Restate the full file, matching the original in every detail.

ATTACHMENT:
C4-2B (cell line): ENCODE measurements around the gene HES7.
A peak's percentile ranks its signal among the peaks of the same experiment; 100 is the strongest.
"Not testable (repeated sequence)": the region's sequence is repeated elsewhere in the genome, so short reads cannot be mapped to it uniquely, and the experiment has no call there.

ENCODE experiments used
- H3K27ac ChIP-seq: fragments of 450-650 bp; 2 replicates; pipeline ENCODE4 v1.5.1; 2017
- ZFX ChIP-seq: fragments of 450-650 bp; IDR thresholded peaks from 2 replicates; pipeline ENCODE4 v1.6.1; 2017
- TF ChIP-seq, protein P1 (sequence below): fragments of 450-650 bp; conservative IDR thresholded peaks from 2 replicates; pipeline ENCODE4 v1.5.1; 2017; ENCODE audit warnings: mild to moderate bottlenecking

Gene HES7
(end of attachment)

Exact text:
C4-2B (cell line): ENCODE measurements around the gene HES7.
A peak's percentile ranks its signal among the peaks of the same experiment; 100 is the strongest.
"Not testable (repeated sequence)": the region's sequence is repeated elsewhere in the genome, so short reads cannot be mapped to it uniquely, and the experiment has no call there.

ENCODE experiments used
- H3K27ac ChIP-seq: fragments of 450-650 bp; 2 replicates; pipeline ENCODE4 v1.5.1; 2017
- ZFX ChIP-seq: fragments of 450-650 bp; IDR thresholded peaks from 2 replicates; pipeline ENCODE4 v1.6.1; 2017
- TF ChIP-seq, protein P1 (sequence below): fragments of 450-650 bp; conservative IDR thresholded peaks from 2 replicates; pipeline ENCODE4 v1.5.1; 2017; ENCODE audit warnings: mild to moderate bottlenecking

Gene HES7